Seniors’ Round Table well attended

Member of Parliament, Jean Crowder, was joined by many local seniors and residents

Member of Parliament, Jean Crowder, was joined by many local seniors and residents in her roundtable discussion of seniors’ issues, on Feb. 11 at the Cowichan Lake Sports Arena.

Recently, the Prime Minister made an announcement to the World Economic Forum that Old Age Security needed to change, but did not indicate what changes specifically would be made.  Inevitably, this has raised concerns amongst citizens, young and old, throughout Canada.

Crowder will be hosting a series of roundtables throughout February and March to hear from citizens on the issues and priorities they feel are the most important to aid in preparing Canada for the foreseen increase in senior population.

Main issues and concerns ranged from private and public housing, transportation, changes in local industry, business accessibility for seniors or disabled persons, cost of living, and after care for seniors when being released from hospitals.

Long term, subsidized, income-affordable, care facilities are needed in Lake Cowichan. Currently, residents must leave the community to find care facilities elsewhere. Not only is this hard on the individual that must go to Duncan to obtain the care needed, but it is also incredibly hard on their loved ones to find the transportation to get there to see them.

“The opportunity for significant others to visit loved ones in a care place in Duncan is small,” says Councillor Tim McGonigle.

Concern regarding after care of senior patients when released from the hospital was also brought forward.  How are people being released to their homes? Is there proper care for them once they get there?  There is even apprehension about the care being offered in the facilities that already exist.  Mayor, Ross Forrest notes, “Not only do we need more facilities, we need the Government to change what those restrictions are in regards to facilities.”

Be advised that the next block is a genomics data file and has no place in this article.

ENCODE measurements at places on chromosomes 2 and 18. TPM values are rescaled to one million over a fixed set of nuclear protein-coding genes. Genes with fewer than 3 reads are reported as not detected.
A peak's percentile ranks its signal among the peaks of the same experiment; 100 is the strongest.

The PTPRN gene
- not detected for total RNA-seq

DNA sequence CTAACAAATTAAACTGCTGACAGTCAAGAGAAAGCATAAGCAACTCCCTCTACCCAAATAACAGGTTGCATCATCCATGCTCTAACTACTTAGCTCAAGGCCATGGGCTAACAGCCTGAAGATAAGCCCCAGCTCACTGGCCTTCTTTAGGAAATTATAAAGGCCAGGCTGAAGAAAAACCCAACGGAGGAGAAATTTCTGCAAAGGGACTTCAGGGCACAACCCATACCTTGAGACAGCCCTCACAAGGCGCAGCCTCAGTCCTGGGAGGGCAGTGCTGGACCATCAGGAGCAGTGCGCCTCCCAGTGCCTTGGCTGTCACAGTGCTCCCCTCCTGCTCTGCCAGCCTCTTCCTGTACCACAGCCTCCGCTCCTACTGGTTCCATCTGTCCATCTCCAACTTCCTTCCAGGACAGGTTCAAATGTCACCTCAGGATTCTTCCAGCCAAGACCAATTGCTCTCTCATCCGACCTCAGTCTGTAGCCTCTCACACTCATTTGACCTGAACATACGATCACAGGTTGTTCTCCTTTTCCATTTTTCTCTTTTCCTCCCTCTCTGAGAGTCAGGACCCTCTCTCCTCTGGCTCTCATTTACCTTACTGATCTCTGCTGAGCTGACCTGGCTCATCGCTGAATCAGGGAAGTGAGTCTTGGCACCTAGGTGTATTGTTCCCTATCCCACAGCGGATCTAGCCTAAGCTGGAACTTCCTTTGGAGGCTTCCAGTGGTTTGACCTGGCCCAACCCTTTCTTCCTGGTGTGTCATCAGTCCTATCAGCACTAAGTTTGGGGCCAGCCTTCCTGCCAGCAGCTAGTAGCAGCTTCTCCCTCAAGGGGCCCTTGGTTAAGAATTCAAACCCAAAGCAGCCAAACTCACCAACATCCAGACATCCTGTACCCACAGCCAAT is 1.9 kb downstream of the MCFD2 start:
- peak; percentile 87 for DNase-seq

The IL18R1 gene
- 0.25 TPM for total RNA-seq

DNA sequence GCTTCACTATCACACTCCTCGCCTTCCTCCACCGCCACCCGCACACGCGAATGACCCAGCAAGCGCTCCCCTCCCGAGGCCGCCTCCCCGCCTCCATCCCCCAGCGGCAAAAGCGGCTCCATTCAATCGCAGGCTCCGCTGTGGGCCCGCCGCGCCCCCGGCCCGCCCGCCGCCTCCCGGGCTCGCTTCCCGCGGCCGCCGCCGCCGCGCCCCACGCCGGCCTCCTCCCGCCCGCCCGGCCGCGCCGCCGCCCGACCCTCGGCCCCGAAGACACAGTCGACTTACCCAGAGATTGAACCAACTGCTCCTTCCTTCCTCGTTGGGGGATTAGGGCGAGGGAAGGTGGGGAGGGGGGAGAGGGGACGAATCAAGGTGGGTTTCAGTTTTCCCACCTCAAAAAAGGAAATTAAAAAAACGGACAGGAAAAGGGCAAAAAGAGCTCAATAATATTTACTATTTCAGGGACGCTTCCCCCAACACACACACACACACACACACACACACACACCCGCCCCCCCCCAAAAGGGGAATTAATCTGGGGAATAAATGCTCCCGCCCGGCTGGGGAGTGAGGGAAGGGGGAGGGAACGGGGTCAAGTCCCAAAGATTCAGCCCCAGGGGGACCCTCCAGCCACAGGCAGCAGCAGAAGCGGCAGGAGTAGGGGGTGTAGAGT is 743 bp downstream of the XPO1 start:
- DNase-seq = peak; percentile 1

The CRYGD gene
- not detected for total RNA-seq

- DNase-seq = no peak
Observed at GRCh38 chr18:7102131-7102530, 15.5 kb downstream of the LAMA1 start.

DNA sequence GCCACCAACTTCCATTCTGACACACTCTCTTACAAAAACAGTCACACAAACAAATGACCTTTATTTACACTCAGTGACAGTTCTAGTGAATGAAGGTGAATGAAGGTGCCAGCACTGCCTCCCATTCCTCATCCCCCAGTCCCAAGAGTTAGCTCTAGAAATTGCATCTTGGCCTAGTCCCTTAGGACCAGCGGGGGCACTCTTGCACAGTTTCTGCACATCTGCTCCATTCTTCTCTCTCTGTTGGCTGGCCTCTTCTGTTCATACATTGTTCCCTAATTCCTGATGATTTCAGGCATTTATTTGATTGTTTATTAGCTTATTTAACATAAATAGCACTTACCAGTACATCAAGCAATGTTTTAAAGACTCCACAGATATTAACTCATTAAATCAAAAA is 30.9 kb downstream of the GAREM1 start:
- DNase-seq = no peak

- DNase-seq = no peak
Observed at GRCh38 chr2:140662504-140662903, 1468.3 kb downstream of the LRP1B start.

Vancouver Island Health Authority’s business conduct was unanimously ostracised during the roundtable meeting.

“We were terrorized and given false information by VIHA,” says resident, Don Gordon.  “We knew the population was getting older,” he adds “VIHA and the Government should have seen it coming too.  It’s an attempt to put a band aid on a pretty serious wound.”

The consensus among residents seemed to be that VIHA’s conduct has been threatening and unethical. VIHA and the government are who we rely on for our health needs to be met and the mutual feeling seems to be that they are effectively wasting our money and not doing anything to remedy the issues that seniors are facing in regards to health care.

The cost today for a private facility is out of reach for most people. “It’s really clear that we have to stop privatizing,” says Area F Director, Ian Morrison.  “We need our public dollars to be administered by people that are skilled at their craft,” he adds.

For many seniors, the average income they receive provides for no more than the bare necessities.  “The cost of living is higher and higher,” says senior Symon Whalvin, “We just cannot cope with it.”

A comparison was made by Crowder that it is all about prioritizing, “It’s like our households. We have to prioritize our money.”  While many agree that our money needs to be prioritized better by the government, they disagree that they treat it the same as we do in our households. There simply needs to be more accountability for where our money is going.

Today, there are less people with jobs.  The industrial restructuring that has taken place just here in our area has been devastating to this community.  With all of our natural resources being exported, the result has been closure of mills and loss of jobs. Perhaps there are some new jobs being presented, but they are jobs that offer a much lower pay scale than the jobs that were available when the resource jobs were kept local.

Instead of $20 an hour jobs, there are only $10 an hour jobs available. There are a lot of young people in Canada that would like to go back to school, but cannot afford to take on the debt.

“We have money for training, but is it doing the job we need it to do?” says Crowder.  In some ways, yes, it is.  There are many programs for young people in school to start training for trades as early as in Grade 10. However, this doesn’t help the people that, because of their age now, cannot be trained for new skills.

Residents would also like to know if there is anything the government can do to make business more accessible.  Automatic doors and ramps are luxuries that cannot be afforded by most local business owners. It is the un-accessibility to these businesses that makes it more difficult for local residents to get out and do their shopping in town. Crowder thinks this may be something worth proposing. “Things happen because local community members get involved.” says Crowder.